NYPD commissioner questions mayoral candidates' counterterrorism plans

Story highlights

  • Ray Kelly: Candidates haven't met with him about plans for fighting terror in New York City
  • Bill de Blasio sought a counterterrorism briefing on August 29, a spokesman says
  • Campaign site: Bill Thompson aims to protect roads, bridges and tunnels from terrorism
  • Christine Quinn has briefings "regularly with the NYPD," her spokesman says
On the eve of the 12th anniversary of the 9/11 attacks, New York City Police Commissioner Ray Kelly is questioning why none of the city's mayoral candidates has requested a briefing from the NYPD about its counterterrorism program, strategies or tactics.
He told an audience that even though the threat of terror in New York City is as substantial as ever, mayoral candidates have yet to meet with him about their plans for fighting terrorism in America's largest city.
"The threat of terrorism is as great, if not greater, today than it was before the World Trade Center was destroyed," Kelly said Monday, speaking in front of the Association for a Better New York and Council on Foreign Relations.
"Yet I can tell you that none of the candidates has requested a briefing from the Police Department on this topic. I believe the public has a right to ask them some important questions."
Kelly noted that in the past 10 months, at least five terror plots against New York City were foiled, including the potential attack by the Boston bombing brothers had they not been captured.
"What is their understanding of the terrorist threat to New York City and its immediacy? What is their perspective on the role the NYPD should play in protecting New York from global terrorism? Will they expend their political capital and continue to fight in Washington, D.C., for the federal funds we need to maintain our defenses?" Kelly asked.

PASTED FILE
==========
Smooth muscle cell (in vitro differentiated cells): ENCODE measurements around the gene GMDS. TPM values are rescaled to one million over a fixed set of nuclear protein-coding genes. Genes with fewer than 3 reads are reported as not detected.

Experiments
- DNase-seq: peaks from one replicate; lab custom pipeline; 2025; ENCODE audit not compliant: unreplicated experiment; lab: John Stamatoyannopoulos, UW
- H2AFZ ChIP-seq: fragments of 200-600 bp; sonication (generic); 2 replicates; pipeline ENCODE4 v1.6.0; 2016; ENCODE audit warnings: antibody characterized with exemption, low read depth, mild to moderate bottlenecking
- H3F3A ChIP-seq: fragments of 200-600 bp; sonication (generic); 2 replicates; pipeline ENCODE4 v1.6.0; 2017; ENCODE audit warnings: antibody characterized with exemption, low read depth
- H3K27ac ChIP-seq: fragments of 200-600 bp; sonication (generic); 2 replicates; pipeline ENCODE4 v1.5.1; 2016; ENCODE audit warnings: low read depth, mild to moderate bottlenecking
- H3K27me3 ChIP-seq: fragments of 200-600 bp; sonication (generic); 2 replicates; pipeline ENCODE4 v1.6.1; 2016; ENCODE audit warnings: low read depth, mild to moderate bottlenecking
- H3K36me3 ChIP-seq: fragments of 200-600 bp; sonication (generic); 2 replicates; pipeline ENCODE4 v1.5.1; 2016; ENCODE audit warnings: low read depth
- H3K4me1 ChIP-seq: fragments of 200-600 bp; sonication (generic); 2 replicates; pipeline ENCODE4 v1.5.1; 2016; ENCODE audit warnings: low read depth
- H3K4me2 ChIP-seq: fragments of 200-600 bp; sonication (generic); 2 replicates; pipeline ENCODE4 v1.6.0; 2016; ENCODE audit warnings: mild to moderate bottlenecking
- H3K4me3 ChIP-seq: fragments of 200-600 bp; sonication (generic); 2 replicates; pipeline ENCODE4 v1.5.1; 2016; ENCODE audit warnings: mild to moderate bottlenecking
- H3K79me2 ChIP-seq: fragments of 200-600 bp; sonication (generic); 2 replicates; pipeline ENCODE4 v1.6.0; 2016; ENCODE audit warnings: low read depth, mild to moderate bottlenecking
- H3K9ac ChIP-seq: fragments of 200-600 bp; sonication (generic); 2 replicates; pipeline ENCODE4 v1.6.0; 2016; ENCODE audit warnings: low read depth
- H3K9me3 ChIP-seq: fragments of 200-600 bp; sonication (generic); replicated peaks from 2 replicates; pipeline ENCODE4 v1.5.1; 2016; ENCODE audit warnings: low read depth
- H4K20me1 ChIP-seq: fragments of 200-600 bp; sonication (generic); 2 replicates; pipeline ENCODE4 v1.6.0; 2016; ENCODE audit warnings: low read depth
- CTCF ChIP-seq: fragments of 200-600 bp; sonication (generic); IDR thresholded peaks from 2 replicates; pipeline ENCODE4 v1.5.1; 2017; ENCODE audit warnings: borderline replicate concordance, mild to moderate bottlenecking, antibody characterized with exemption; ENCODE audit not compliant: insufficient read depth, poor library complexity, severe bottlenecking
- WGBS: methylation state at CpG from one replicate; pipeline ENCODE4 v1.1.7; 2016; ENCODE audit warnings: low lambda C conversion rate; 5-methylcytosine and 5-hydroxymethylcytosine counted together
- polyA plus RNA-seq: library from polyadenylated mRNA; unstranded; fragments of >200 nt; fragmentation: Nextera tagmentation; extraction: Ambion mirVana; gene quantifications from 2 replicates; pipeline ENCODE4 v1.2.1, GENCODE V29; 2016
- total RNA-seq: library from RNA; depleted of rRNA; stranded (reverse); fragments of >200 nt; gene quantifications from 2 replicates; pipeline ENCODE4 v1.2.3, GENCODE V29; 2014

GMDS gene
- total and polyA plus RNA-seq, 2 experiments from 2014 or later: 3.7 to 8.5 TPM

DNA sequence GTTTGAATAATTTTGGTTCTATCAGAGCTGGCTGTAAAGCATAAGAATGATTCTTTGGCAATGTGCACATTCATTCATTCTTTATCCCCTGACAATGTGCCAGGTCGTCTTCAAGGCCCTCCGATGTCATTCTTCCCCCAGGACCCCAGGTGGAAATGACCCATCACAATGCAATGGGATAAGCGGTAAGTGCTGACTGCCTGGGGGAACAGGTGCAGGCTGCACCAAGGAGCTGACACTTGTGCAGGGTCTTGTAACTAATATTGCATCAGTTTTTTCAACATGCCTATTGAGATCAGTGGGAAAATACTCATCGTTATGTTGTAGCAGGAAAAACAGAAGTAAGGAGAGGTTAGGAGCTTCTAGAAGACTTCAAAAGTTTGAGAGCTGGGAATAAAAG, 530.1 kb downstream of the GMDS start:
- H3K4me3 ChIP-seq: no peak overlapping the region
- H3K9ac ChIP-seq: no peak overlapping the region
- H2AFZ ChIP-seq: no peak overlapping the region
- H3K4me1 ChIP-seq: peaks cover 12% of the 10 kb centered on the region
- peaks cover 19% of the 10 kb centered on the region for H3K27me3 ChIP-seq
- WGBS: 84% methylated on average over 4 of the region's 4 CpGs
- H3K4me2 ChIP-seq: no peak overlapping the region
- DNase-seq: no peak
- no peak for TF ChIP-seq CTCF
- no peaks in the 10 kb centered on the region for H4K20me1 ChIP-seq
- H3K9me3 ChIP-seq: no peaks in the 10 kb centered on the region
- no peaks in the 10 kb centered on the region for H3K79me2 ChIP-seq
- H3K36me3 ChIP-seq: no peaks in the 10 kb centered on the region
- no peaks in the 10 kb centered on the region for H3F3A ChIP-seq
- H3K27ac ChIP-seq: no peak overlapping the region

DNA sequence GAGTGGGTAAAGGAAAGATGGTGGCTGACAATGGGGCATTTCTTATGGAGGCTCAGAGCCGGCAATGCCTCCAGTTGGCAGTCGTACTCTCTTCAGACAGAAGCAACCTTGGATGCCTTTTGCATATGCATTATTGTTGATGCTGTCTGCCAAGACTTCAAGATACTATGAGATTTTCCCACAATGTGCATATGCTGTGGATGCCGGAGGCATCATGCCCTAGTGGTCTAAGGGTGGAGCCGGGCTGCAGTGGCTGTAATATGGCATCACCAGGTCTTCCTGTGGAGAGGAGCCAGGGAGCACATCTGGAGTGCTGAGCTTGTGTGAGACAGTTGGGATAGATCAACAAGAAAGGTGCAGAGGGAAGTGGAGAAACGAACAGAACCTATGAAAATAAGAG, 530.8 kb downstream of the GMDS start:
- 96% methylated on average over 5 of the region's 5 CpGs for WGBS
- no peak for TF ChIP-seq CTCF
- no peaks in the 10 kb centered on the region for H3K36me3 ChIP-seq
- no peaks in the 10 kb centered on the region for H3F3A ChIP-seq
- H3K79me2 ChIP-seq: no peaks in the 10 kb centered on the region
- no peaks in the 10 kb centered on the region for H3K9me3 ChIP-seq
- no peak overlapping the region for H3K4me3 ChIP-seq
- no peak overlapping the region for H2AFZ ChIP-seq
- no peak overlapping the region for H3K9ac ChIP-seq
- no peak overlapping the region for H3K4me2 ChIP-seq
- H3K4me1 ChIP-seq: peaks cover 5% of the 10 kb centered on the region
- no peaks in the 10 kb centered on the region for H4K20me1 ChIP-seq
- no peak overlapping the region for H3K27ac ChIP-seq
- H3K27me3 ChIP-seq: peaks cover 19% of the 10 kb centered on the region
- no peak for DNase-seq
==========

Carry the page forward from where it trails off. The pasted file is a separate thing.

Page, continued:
The city's primary election for mayor is taking place Tuesday.
A spokesman for Bill de Blasio, the mayoral front-runner garnering 39% of Democratic primary voters, according to a Quinnipiac poll released Monday, told CNN that de Blasio requested a counterterrorism briefing on August 29.
"Bill de Blasio believes there is nothing more important than protecting New York City from the threat of terror and keeping New Yorkers safe. After the President's remarks on Syria, the office requested a briefing from the NYPD on the city's counter-terror efforts and is working with City Hall to schedule it," Wiley Norvell, press secretary for de Blasio, told CNN on Monday.
Bill Thompson, who is receiving 25% of the Democratic vote, according to the poll, did not respond to CNN's request for comment.
On his campaign website, Thompson says he plans to enhance and establish security measures to protect roads, bridges and tunnels from terror. Specifically, the plans include strategies from "keeping token-booth operators in the stations" to "speeding up the installation of cameras and motion detectors on platforms."
Christine Quinn addresses counterterrorism in her platform for mayor. According to the Quinnipiac poll, Quinn has 18% of the vote among Democrats.
"Christine Quinn is the speaker of the City Council, and as part of her day-to-day job helping run this city, she has conversations and briefings regularly with the NYPD on everything from crime to counterterrorism," Mike Morey, a spokesman for Quinn, said Monday. "In the course of this campaign, she has been advised by and consulted with numerous officials in the NYPD and with anti-terrorism experts because she knows the single most important responsibility for the mayor of New York is keeping the public safe."
Quinn has called for more city employees to be trained in counterterrorism tactics, including sanitation and transit workers, making them a bigger part of the surveillance program.
She also proposed a review of New York City infrastructure that could be vulnerable to terror attacks, including metal trash cans, and said the New York City Police Department should be more closely engaged with universities to design curricula to "fight crimes of the future."
In his speech, Kelly emphasized the public's responsibility to inquire about the future of New York City's safety and push beyond complacency.
"The public should demand detailed answers from the candidates about their plans to protect New York. We've come too far and we've sacrificed too much to leave ourselves vulnerable."